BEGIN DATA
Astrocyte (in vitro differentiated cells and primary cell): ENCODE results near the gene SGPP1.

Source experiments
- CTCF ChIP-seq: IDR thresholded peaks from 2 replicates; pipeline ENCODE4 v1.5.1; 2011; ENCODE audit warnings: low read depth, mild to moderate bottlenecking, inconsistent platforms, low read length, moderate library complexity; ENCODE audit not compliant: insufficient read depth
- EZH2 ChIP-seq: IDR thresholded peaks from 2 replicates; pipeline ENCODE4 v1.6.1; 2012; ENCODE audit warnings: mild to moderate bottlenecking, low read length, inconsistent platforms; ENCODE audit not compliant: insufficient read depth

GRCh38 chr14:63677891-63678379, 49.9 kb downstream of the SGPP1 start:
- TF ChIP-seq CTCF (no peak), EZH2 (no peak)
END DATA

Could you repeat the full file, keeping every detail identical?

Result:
Astrocyte (in vitro differentiated cells and primary cell): ENCODE results near the gene SGPP1.

Source experiments
- CTCF ChIP-seq: IDR thresholded peaks from 2 replicates; pipeline ENCODE4 v1.5.1; 2011; ENCODE audit warnings: low read depth, mild to moderate bottlenecking, inconsistent platforms, low read length, moderate library complexity; ENCODE audit not compliant: insufficient read depth
- EZH2 ChIP-seq: IDR thresholded peaks from 2 replicates; pipeline ENCODE4 v1.6.1; 2012; ENCODE audit warnings: mild to moderate bottlenecking, low read length, inconsistent platforms; ENCODE audit not compliant: insufficient read depth

GRCh38 chr14:63677891-63678379, 49.9 kb downstream of the SGPP1 start:
- TF ChIP-seq CTCF (no peak), EZH2 (no peak)